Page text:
Meanwhile Cęcilius had been anxiously considering the course which it was safest for him to pursue. He must move, but he must wait till dusk, when the ways were clear, and the light uncertain. Till then he must keep close indoors. There was a remarkable cavern in the mountains above Sicca, which had been used as a place of refuge for Christians from the very time they had first suffered persecution in Roman Africa. No spot in its whole territory seemed more fit for what is called a base of operations, from which the soldiers of the Cross might advance, or to which they might retire, according as {206} the fury of their enemy grew or diminished. While it was in the midst of a wilderness difficult of access, and feared as the resort of ghosts and evil influences, it was not far from a city near to which the high roads met from Hippo and from Carthage. A branch of the Bagradas, navigable for boats, opened a way from it through the woods, where flight and concealment were easy on a surprise, as far as Madaura, Vacca, and other places; at the same time it commanded the vast plain on the south which extended to the roots of the Atlas. Just now, the persecution growing, many deacons, other ecclesiastics, and prominent laymen from all parts of the country had fallen back upon this cavern or grotto; and in no place could Cęcilius have better means than here of learning the general state of affairs, and of communicating with countries beyond the seas. He was indeed on his way thither, when the illness of Agellius made it a duty for him to stop and restore him, and attend to his spiritual needs; and he had received an inward intimation, on which he implicitly relied, to do so.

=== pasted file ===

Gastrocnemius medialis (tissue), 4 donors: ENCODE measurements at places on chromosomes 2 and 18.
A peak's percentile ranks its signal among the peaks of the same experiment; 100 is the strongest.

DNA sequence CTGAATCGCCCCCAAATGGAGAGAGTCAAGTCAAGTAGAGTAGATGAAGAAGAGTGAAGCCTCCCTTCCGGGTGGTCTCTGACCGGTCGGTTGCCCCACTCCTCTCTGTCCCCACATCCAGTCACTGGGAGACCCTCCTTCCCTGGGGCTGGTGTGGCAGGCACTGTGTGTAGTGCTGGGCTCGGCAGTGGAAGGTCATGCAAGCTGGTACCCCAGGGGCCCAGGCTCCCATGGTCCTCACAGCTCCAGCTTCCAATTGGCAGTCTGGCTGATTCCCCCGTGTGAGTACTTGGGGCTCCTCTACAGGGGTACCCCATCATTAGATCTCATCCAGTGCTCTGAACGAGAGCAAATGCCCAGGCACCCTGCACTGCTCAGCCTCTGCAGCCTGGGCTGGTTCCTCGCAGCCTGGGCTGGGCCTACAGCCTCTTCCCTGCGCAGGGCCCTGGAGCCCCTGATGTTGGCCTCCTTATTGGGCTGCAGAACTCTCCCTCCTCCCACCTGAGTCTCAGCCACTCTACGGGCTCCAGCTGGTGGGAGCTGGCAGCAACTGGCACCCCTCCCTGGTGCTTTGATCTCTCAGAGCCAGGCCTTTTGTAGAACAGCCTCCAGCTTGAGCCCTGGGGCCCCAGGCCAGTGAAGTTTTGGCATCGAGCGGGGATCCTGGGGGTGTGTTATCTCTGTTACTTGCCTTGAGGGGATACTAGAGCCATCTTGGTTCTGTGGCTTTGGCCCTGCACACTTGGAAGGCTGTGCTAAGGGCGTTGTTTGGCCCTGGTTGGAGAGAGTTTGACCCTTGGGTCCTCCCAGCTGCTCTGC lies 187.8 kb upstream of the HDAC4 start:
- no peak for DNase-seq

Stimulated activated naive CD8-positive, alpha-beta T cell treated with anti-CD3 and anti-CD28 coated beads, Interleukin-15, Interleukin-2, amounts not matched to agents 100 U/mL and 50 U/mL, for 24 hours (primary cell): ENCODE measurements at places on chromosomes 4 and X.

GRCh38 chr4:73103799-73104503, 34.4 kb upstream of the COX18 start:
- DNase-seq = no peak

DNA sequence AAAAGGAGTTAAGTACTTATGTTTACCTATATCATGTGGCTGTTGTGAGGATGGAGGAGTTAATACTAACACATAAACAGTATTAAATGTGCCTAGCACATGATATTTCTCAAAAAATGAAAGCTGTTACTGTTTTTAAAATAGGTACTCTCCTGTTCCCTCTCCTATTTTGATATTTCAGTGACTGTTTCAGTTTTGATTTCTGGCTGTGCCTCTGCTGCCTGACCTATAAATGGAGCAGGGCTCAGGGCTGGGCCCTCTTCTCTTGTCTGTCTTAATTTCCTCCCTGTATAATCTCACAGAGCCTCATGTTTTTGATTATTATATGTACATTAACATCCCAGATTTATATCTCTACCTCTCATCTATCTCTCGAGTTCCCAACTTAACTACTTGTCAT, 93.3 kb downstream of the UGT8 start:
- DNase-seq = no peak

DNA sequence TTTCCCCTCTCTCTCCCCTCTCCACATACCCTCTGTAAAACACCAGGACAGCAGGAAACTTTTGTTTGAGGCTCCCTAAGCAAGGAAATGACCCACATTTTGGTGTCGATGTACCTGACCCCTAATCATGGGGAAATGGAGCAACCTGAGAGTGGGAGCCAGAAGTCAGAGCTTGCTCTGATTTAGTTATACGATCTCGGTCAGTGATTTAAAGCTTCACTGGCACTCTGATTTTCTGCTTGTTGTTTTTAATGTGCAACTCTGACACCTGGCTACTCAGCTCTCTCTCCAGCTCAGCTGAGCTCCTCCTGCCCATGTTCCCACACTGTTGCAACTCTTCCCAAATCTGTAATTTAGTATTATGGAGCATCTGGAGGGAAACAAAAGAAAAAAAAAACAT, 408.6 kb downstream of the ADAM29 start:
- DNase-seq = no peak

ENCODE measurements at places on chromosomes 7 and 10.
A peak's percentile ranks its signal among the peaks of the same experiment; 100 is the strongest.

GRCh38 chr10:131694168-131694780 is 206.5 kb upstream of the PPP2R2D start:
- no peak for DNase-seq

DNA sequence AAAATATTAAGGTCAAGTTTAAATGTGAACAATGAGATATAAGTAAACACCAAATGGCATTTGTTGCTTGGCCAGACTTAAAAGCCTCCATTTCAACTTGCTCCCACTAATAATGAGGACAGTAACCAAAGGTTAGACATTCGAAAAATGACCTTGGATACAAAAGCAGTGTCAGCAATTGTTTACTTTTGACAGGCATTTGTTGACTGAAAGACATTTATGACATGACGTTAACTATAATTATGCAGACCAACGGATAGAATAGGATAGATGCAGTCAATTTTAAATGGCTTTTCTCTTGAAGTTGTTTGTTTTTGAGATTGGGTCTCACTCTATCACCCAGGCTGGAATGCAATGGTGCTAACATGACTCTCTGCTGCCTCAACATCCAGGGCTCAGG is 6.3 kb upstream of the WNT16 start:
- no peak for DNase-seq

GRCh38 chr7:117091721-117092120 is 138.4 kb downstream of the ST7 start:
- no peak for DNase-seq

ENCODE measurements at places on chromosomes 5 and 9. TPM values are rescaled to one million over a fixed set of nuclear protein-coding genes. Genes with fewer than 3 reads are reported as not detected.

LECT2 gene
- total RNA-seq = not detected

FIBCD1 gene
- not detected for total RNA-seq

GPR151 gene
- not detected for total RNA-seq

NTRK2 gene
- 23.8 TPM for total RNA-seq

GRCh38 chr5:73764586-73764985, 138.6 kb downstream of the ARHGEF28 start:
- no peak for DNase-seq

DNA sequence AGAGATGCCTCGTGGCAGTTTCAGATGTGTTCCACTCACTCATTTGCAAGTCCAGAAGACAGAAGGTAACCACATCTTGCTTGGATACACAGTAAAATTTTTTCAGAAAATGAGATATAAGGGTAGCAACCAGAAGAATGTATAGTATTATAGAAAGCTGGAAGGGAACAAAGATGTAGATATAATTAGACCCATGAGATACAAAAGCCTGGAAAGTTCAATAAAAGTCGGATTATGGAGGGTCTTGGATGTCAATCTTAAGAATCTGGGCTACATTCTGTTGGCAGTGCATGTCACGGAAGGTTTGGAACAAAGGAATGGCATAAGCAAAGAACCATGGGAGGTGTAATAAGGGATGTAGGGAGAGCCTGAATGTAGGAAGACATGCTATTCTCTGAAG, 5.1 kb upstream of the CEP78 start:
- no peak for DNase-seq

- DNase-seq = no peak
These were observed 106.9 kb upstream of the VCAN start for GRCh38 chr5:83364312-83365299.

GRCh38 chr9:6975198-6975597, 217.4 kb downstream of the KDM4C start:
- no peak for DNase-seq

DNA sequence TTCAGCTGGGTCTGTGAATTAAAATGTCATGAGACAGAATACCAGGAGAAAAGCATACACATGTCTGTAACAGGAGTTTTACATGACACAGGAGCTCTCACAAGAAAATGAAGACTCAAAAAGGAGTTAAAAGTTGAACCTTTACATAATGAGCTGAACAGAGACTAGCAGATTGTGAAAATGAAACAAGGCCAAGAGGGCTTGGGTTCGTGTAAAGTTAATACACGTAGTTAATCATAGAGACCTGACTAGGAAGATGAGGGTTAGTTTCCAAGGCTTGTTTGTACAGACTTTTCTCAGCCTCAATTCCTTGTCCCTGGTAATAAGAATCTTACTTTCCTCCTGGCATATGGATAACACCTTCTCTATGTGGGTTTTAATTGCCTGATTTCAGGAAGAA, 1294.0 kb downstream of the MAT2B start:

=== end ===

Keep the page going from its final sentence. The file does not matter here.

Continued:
The problem at this moment was how to reach the refuge in question. His direct road lay through Sicca; this being impracticable at present, he had to descend into the ravine which lay between him and the city, and, turning to the left, to traverse the broad plain, the Campus Martius of Sicca, into which it opened. Here the mountain would rise abruptly on his right with those steep cliffs which we have already {207} described as rounding the north side of Sicca. He must traverse many miles before he could reach the point at which the rock lost its precipitous character, and changed into a declivity allowing the traveller to ascend. It was a bold undertaking; for all this he had to accomplish in the dark before the morning broke, a stranger too to the locality, and directing his movements only by the information of others, which, however accurate and distinct, could scarcely be followed, even if without risk of error, at least without misgiving. However, could he master this point before the morning he was comparatively safe; he then had to strike into the solitary mountains, and to retrace his steps for a while towards Sicca along the road, till he came to a place where he knew that Christian scouts or videttes (as they may be called) were always stationed.